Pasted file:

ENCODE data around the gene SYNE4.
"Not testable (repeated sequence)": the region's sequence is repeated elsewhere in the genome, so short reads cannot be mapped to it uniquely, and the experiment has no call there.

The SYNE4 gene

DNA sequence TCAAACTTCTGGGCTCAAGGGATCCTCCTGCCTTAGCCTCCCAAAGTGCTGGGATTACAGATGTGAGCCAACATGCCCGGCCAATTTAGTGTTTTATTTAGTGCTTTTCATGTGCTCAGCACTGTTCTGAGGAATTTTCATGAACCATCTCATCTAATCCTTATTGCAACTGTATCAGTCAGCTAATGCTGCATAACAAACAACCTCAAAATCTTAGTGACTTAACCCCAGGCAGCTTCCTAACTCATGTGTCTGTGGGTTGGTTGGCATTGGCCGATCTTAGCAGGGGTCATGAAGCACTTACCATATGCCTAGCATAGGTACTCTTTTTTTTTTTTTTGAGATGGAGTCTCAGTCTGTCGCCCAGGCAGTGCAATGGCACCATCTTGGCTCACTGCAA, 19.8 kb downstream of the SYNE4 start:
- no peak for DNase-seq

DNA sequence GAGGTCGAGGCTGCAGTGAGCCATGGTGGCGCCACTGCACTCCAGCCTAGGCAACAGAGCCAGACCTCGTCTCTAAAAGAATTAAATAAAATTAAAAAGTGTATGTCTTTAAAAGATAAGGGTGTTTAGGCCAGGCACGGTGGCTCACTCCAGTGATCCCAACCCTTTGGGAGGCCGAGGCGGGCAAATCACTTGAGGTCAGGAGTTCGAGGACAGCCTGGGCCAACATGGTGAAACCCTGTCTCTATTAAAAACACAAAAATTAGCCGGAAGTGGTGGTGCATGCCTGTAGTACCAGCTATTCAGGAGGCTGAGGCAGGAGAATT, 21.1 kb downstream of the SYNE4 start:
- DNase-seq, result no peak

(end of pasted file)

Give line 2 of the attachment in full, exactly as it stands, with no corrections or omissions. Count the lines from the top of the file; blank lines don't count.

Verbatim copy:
"Not testable (repeated sequence)": the region's sequence is repeated elsewhere in the genome, so short reads cannot be mapped to it uniquely, and the experiment has no call there.